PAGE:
A local house restorer is selling her renovated Windsor Farms residence in favor of a recently listed modern home on Riverside Drive.
Laurie Petronis is selling her residence at 203 Wakefield Road in the tony West End neighborhood, listing the 5,600-square-foot colonial-revival house Dec. 12 at $1.75 million. The house went under contract in a matter of days.
Petronis said she’s moving to 7401 Riverside Drive, the former residence of retired tobacco executive James H. Starkey III, who purchased the late Harwood and Louise Cochrane homestead, Walnut Hill, in November. Petronis said she’s set to close on the house near Pony Pasture on Feb. 1.
“I have five children, this is where we raised them, and we’re down to one, so we’re leaving,” Petronis said of the Wakefield Road house.
“My husband and I were married at the Rice House across the river, and our first date was at Pony Pasture and he actually proposed there. When that house came on the market, we were like, ‘Well, that’s a no-brainer,’” she said. “It’s significantly smaller than our house, but it’s just got a dynamite view.”
Petronis listed the Wakefield Road house with Long & Foster agent Jolanda Knezevich, who has listed several of the homes Petronis has restored and resold around Richmond, including a home at 1828 Monument Ave. that sold in 2014 for $1.7 million.
Petronis said she is not a house-flipper per se, in that she’s not out to make a quick turnaround and profit. She lost money on the Monument Avenue house, which she purchased in 2011 for $482,000 and put $1.8 million of work into over three years.
“My family has done historic renovations and restorations my whole life,” said Petronis, who serves on the Council of Historic Richmond. “My parents used to put things on the National Register (of Historic Places). It’s all the same game, but we try to respect the house and try to bring it to where it can go in the direction it needs to be and not damage the house.”
Petronis said she renovated the Wakefield Road house from 2009 through 2012, working with Scott Stephens of SMS Architects and interior designer Jennifer Stoner, both locally based. Built in the 1950s, the house was expanded out 15 feet to add dormers and additional rooms upstairs. A detached two-car garage with upstairs living area was also built, providing space for the family to stay during the renovations.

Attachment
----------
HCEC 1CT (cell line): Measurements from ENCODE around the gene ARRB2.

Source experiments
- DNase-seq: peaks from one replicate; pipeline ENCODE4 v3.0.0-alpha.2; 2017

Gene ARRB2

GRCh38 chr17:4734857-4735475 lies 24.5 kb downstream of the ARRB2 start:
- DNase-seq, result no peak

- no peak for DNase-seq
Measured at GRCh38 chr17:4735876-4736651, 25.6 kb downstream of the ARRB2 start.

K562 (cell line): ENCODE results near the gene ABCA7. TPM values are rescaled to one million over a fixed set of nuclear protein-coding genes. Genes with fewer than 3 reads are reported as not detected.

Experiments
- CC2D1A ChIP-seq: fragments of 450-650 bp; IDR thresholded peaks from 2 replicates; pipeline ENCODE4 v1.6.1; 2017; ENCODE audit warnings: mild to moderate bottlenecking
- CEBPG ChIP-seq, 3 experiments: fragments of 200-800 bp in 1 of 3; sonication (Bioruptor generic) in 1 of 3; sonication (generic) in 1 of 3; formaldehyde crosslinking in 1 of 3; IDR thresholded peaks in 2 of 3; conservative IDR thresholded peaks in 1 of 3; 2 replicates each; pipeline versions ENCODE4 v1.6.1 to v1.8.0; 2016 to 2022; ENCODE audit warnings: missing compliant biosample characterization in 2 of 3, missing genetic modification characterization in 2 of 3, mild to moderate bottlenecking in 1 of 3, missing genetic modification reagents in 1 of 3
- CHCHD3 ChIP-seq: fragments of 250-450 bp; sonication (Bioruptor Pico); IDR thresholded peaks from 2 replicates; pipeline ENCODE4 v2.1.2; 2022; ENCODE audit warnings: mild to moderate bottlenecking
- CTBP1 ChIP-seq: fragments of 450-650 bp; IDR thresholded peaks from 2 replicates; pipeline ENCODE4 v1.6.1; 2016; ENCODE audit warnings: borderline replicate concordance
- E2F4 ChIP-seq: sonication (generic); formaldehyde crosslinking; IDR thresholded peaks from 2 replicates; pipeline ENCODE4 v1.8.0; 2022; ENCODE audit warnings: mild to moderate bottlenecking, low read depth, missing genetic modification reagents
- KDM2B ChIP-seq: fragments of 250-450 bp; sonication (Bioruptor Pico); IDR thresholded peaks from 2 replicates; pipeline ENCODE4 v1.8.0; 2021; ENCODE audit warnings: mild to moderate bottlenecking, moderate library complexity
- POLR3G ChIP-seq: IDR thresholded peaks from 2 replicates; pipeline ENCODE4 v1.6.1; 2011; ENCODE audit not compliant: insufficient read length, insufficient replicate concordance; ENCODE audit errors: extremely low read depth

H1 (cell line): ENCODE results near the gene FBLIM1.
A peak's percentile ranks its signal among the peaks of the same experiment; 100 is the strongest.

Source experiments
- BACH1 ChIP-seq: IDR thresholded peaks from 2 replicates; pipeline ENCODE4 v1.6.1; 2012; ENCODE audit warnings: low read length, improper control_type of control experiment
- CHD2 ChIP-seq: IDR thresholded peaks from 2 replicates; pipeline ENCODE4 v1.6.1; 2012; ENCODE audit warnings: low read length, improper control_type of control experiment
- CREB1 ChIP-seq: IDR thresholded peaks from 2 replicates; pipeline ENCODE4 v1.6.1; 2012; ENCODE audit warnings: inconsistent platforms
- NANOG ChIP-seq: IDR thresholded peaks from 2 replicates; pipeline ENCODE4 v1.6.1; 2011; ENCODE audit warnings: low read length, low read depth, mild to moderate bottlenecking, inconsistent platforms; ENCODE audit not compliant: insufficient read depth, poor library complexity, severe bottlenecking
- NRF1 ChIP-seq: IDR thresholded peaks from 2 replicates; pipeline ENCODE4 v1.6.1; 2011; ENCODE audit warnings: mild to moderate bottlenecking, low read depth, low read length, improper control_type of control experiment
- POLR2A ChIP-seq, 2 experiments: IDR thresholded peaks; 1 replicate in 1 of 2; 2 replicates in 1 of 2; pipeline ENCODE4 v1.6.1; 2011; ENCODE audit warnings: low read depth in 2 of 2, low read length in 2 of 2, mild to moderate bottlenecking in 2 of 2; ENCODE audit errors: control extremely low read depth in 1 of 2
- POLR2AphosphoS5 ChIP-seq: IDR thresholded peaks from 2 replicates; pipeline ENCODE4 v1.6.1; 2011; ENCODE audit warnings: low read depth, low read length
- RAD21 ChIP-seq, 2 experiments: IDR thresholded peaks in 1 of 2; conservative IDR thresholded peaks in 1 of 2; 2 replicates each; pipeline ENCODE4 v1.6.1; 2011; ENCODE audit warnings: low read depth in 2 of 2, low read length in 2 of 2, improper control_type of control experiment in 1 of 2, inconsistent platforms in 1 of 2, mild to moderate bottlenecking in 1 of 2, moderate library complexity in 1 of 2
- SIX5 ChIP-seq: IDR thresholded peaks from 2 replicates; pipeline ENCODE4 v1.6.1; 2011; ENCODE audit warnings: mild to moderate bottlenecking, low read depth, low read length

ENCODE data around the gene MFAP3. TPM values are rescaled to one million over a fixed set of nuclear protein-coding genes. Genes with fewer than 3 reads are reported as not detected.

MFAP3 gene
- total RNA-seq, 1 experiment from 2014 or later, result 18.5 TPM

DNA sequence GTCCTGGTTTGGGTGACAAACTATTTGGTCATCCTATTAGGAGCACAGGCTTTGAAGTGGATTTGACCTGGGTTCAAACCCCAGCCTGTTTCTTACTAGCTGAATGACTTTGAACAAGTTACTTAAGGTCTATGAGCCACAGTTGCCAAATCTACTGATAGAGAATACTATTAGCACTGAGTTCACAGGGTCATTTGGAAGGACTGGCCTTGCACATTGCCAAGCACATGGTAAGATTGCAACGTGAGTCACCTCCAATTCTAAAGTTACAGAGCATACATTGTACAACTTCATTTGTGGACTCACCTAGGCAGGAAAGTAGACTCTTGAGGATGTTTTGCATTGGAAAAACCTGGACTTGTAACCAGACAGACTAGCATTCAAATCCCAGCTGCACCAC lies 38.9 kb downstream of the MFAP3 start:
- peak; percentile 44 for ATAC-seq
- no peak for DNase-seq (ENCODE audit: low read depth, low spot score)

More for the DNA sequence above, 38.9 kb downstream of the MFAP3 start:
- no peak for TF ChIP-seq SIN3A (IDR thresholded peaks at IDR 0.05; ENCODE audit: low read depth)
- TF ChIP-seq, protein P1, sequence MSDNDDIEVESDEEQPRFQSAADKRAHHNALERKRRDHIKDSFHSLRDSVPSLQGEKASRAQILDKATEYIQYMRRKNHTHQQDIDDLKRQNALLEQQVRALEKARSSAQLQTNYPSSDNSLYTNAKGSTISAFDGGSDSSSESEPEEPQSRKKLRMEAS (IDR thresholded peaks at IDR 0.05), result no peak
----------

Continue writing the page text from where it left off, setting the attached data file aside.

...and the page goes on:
Totaling six bedrooms and seven bathrooms, the two-level house includes a first-floor master suite, five updated full baths, three kitchens and three laundry rooms. The house is situated on a 0.8-acre lot and includes hardwood floors, crown molding, painted ceilings and custom cabinetry by Hampton Roads-based Heritage Woodworks.
A native bird habitat also was added to the property, designed by local landscape architect Preston Dalrymple and installed by Charlie Montijo of Midlothian-based Montijo Custom Landscape Design. Knezevich said the backyard has been designated an official bird sanctuary.
“It is a spectacular, high-quality house,” Knezevich said. “It is probably one of the most high-end renovations that I have seen. Everything was done meticulously. That’s why it went so quickly.”
Knezevich said offers came in immediately for the house, and some remain outstanding despite the pending offer.
“We still have numerous agents in the pipeline saying, ‘Hey, if something does not work out, we want to get in.’”
Petronis declined to give a number, but said she put more money into the property than the asking price. Knezevich would not disclose the amount of the pending offer, but said they wouldn’t have accepted if it wasn’t what they wanted.
Petronis said the value is in the flexibility of the design, which she described as intentionally and easily modifiable.
“We made Wakefield to be 100-percent flexible, because my husband had three children and I had two when we got together and we did not know what our needs would be, but we knew that we needed a house that would meet any need,” she said. “That’s what we explained to the architect, and we worked for a long time just making sure that every space could become something else.”